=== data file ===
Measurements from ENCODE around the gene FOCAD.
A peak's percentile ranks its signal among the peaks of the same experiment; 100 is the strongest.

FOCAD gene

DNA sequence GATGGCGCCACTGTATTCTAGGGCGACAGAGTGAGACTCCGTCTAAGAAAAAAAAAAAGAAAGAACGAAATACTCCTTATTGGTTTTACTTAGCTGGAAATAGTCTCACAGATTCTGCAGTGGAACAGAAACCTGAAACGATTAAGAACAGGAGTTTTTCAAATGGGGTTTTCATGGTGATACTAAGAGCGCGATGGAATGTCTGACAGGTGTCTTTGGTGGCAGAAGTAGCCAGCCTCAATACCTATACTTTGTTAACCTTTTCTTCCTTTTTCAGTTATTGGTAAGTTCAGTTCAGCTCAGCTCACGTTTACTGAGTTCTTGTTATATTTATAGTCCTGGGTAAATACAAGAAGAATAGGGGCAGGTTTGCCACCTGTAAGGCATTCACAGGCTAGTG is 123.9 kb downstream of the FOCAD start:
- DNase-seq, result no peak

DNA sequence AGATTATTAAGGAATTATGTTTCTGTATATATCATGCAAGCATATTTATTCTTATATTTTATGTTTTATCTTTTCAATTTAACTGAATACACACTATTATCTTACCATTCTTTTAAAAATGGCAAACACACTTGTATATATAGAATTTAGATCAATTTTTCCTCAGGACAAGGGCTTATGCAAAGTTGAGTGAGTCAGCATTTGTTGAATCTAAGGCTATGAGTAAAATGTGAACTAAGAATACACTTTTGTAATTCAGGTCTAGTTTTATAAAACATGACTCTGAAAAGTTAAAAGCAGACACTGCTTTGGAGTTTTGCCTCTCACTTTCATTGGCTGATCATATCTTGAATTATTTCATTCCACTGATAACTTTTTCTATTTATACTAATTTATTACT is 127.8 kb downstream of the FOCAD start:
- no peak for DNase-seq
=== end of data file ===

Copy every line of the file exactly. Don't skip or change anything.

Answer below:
Measurements from ENCODE around the gene FOCAD.
A peak's percentile ranks its signal among the peaks of the same experiment; 100 is the strongest.

FOCAD gene

DNA sequence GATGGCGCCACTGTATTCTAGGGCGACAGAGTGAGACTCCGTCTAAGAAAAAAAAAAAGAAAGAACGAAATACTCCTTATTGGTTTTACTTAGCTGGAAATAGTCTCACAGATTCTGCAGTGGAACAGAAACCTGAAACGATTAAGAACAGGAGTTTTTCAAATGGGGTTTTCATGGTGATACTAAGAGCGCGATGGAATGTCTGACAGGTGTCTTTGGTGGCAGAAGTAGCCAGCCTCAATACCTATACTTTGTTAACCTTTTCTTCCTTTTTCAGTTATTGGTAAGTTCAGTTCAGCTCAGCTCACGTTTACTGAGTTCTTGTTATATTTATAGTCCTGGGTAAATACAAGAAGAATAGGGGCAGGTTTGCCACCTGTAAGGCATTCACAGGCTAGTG is 123.9 kb downstream of the FOCAD start:
- DNase-seq, result no peak

DNA sequence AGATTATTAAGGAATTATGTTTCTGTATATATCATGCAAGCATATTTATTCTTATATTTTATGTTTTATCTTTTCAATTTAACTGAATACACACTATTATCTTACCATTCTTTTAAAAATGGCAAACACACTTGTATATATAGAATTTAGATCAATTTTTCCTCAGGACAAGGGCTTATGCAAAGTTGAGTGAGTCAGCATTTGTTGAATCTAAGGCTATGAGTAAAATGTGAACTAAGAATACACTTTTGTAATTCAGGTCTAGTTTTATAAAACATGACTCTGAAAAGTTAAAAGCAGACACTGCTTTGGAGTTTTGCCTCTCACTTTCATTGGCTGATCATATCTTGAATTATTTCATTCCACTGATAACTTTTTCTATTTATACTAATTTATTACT is 127.8 kb downstream of the FOCAD start:
- no peak for DNase-seq